in the list is not shown, otherwise it is shown.  If a filter would
             lead to an empty list, it is ignored.  -F specifies the format for
             each item in the list.  -N starts without the preview.  This
             command works only if at least one client is attached.

     clear-history [-t target-pane]
                   (alias: clearhist)
             Remove and free the history for the specified pane.

     delete-buffer [-b buffer-name]
                   (alias: deleteb)
             Delete the buffer named buffer-name, or the most recently added
             automatically named buffer if not specified.

     list-buffers [-F format]
                   (alias: lsb)
             List the global buffers.  For the meaning of the -F flag, see the
             FORMATS section.

     load-buffer [-b buffer-name] path
                   (alias: loadb)
             Load the contents of the specified paste buffer from path.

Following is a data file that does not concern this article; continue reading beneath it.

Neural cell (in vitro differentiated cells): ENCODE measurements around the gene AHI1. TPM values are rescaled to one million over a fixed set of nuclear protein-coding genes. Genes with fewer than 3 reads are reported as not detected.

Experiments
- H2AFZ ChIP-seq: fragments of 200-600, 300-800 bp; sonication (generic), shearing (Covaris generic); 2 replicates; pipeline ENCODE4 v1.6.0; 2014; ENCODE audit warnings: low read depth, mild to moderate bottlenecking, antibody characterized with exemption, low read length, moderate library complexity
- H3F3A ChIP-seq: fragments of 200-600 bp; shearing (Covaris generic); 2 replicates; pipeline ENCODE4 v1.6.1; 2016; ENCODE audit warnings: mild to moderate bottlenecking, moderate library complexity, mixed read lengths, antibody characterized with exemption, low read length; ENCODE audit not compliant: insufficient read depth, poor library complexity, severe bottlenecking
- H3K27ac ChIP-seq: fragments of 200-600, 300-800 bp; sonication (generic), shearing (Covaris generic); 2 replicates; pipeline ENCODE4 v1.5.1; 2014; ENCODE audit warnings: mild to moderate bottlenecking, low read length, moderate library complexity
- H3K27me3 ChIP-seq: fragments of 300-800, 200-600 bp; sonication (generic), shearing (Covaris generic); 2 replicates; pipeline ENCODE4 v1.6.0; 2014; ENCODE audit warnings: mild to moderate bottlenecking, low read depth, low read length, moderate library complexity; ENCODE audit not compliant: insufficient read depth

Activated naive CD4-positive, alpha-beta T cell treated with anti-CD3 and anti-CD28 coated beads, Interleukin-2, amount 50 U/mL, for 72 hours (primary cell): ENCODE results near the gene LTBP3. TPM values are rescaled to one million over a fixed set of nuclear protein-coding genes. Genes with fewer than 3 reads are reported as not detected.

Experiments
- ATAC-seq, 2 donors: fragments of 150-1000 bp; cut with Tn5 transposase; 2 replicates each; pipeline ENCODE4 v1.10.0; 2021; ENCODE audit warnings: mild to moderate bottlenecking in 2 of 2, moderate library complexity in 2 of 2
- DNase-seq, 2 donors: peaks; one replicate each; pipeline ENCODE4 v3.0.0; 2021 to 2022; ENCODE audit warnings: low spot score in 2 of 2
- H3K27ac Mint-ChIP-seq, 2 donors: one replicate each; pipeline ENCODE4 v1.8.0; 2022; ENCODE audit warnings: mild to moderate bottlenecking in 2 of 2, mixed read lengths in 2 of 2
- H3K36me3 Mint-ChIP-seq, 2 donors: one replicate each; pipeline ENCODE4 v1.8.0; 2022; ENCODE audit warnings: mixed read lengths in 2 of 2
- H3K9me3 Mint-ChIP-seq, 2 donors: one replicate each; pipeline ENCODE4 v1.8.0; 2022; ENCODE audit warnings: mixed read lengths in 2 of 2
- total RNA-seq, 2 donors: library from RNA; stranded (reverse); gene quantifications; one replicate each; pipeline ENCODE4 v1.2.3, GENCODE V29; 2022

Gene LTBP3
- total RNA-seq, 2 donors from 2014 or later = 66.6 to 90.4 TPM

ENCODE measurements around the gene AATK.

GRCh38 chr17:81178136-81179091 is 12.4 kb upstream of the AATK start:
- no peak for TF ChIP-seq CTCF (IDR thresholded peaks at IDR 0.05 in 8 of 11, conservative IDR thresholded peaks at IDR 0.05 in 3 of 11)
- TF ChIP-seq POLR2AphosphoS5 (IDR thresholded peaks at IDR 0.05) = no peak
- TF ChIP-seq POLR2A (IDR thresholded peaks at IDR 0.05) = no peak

paste-buffer [-dpr] [-b buffer-name] [-s separator] [-t target-pane]
                   (alias: pasteb)
             Insert the contents of a paste buffer into the specified pane.  If
             not specified, paste into the current one.  With -d, also delete
             the paste buffer.  When output, any linefeed (LF) characters in the
             paste buffer are replaced with a separator, by default carriage
             return (CR).  A custom separator may be specified using the -s
             flag.  The -r flag means to do no replacement (equivalent to a
             separator of LF).  If -p is specified, paste bracket control codes
             are inserted around the buffer if the application has requested
             bracketed paste mode.

     save-buffer [-a] [-b buffer-name] path
                   (alias: saveb)
             Save the contents of the specified paste buffer to path.  The -a
             option appends to rather than overwriting the file.

     set-buffer [-a] [-b buffer-name] [-n new-buffer-name] data
                   (alias: setb)